Creating a Magnolia page for rendering from SCIPIO ERP is a two-step process: you first write the page itself, or more specifically the template for it, using SCIPIO-specific API facilities; then you map an SCIPIO ERP controller request or view to the page so it is invoked for rendering through an SCIPIO ERP webapp or store. Any SCIPIO ERP Request that falls into the SCIPIO request flow will output the page that is specified. This gives a lot of freedom when reusing or implementing new processes in the system.
Page authors edit templates and pages in Magnolia instances using the Magnolia author webapp (http://localhost:[port]/magnoliaAuthor) and regular Magnolia means, but supplemented with a SCIPIO-specific API for code and some SCIPIO helper applications. It is here that the authors are able to add and modify content to the created pages.
Understanding the Request Flow
To give a general idea, the progress of a typical SCIPIO request is summarily:
A request is made directly or indirectly to an SCIPIO ERP webapp.
If the request matched a SCIPIO Process Mapping source path, it is process and forwarded. Afterward or otherwise, the request continues on as normal, and for it to be relevant to SCIPIO, toward the webapp’s controller.
Eventually the webapp/store’s controller receives the request and the request’s events are run.
If the request response is a view, SCIPIO intercepts the view rendering for it.
If the view matched a SCIPIO Process View Mapping or View Mapping, SCIPIO sets up a new CMS rendering request to the CMS page defined by URI in the mapping. The rendering request is a separate request.
The CMS rendering request is invoked by SCIPIO, and SCIPIO serializes and passes with it a number of predefined request/session/application/context attributes, as well as other attributes of simple types. In addition, it attempts to serialize and pass attributes specified by name by the developer, which are (for one) specified in View Parameters.
SCIPIO intercepts the CMS request received by Magnolia. SCIPIO checks the request and at this point may reject invalid or suspicious requests.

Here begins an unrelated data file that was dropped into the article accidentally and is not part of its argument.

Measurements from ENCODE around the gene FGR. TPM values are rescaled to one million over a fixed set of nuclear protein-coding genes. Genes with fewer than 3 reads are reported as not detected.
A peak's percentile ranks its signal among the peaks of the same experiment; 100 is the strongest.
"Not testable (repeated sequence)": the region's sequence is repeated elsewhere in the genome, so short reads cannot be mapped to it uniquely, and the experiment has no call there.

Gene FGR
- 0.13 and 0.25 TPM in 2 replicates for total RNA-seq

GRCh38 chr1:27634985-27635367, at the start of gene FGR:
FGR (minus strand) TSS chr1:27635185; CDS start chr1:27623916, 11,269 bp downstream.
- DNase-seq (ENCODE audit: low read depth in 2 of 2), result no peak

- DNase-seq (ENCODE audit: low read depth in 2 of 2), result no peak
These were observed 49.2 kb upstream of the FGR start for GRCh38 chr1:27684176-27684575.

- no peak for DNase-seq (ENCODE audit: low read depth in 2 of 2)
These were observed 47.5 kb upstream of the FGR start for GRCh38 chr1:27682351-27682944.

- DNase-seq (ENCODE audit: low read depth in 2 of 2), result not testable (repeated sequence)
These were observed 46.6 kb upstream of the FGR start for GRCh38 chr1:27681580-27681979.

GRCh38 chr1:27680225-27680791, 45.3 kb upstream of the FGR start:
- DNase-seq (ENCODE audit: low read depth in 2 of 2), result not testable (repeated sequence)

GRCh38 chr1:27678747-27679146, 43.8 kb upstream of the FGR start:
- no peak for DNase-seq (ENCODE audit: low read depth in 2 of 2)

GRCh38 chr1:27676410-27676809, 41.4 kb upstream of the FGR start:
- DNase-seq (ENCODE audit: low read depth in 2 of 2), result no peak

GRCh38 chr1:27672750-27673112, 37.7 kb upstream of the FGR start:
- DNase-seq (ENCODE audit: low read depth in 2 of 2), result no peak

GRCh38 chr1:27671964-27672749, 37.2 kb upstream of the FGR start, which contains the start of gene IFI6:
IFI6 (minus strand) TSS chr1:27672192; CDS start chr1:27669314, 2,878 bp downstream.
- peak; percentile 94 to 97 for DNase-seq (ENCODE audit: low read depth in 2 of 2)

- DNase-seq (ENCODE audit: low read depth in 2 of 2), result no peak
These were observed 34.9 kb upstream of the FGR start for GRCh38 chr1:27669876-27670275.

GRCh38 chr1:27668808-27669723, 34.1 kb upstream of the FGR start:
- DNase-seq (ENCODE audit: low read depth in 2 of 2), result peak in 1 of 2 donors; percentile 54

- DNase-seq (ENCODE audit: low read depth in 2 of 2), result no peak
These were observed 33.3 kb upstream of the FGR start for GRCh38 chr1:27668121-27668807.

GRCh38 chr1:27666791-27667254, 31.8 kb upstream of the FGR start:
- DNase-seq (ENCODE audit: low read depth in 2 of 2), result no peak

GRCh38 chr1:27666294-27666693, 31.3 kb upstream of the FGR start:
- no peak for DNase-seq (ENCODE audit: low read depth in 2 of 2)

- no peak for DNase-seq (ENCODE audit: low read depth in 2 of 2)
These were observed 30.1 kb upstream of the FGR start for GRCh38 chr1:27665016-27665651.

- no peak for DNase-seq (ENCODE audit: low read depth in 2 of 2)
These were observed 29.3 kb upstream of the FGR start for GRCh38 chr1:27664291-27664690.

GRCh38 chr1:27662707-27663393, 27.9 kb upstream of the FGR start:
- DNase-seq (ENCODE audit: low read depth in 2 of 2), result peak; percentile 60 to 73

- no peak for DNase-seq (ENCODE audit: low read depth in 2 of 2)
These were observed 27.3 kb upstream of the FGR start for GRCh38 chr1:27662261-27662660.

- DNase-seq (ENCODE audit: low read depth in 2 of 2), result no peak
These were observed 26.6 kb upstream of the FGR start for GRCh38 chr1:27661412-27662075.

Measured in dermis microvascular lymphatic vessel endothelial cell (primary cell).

Otherwise, if the page to be rendered has a SCIPIO-initialized page template and the request was valid, SCIPIO prepares a rendering context (the main SCIPIO context, SCIPIORenderContext/catoCtx; an SCIPIO ERP/OFBiz screen context emulation, catoCtx.ofbizCtx; and mock servlet objects representing the original request, catoCtx.ofbizRequest, catoCtx.ofbizSession, etc.) and stores it in the Magnolia context.
SCIPIO wraps the page template section rendering in an SCIPIO ERP transaction (currently always enabled unless globally disabled via properties).
SCIPIO invokes any Groovy/Minilang script includes associated with the template (via SCIPIO Template Helper app), before the template model is executed, using the emulated OFBiz screen context (catoCtx.ofbizCtx).
Magnolia invokes the template model and finally the template itself, with the SCIPIO context and templating functions made available to them. The client’s code may use the SCIPIO context and facilities (SCIPIO Render & Platform Communication API) to read SCIPIO ERP data from the request/session/application/context attributes passed across the invocation or – more importantly – from the OFBiz database or API (using delegator, dispatcher, etc.).
The CMS produces a final output.
If the CMS rendering request did not succeed, an internal server error is produced and logged.
Otherwise, its output is transferred to the original SCIPIO ERP webapp request’s output, finalizing the view rendering.